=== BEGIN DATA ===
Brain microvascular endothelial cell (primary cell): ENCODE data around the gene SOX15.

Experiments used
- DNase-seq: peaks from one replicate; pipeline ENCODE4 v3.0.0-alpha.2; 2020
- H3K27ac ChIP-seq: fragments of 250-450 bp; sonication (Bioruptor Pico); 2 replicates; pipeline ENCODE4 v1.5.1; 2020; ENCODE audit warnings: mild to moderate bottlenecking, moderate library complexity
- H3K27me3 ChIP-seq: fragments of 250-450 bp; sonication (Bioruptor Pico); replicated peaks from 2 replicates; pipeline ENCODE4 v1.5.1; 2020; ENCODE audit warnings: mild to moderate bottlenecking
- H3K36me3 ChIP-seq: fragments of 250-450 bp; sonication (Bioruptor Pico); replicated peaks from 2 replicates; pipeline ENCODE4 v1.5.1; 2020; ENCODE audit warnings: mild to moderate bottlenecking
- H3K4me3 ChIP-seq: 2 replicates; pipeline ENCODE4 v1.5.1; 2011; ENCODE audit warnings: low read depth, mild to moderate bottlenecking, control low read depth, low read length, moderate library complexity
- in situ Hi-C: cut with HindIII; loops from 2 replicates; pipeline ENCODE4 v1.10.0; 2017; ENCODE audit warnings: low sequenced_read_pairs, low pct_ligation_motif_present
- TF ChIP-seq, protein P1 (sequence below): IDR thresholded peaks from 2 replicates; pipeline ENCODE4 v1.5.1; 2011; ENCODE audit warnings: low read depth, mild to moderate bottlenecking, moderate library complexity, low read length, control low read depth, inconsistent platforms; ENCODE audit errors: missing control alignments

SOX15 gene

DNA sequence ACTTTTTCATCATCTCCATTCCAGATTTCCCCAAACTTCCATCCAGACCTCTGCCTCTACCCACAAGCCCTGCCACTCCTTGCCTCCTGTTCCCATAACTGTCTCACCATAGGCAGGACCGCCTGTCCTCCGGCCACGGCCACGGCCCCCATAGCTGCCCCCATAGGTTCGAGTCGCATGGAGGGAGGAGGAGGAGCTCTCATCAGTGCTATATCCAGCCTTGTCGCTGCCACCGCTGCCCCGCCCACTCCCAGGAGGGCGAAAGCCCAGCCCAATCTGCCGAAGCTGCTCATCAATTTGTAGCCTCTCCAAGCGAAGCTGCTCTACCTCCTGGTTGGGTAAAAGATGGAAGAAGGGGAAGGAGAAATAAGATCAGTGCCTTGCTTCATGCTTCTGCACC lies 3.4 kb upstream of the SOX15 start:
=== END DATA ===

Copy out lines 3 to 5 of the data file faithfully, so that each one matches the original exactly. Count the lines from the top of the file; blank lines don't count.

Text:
- DNase-seq: peaks from one replicate; pipeline ENCODE4 v3.0.0-alpha.2; 2020
- H3K27ac ChIP-seq: fragments of 250-450 bp; sonication (Bioruptor Pico); 2 replicates; pipeline ENCODE4 v1.5.1; 2020; ENCODE audit warnings: mild to moderate bottlenecking, moderate library complexity
- H3K27me3 ChIP-seq: fragments of 250-450 bp; sonication (Bioruptor Pico); replicated peaks from 2 replicates; pipeline ENCODE4 v1.5.1; 2020; ENCODE audit warnings: mild to moderate bottlenecking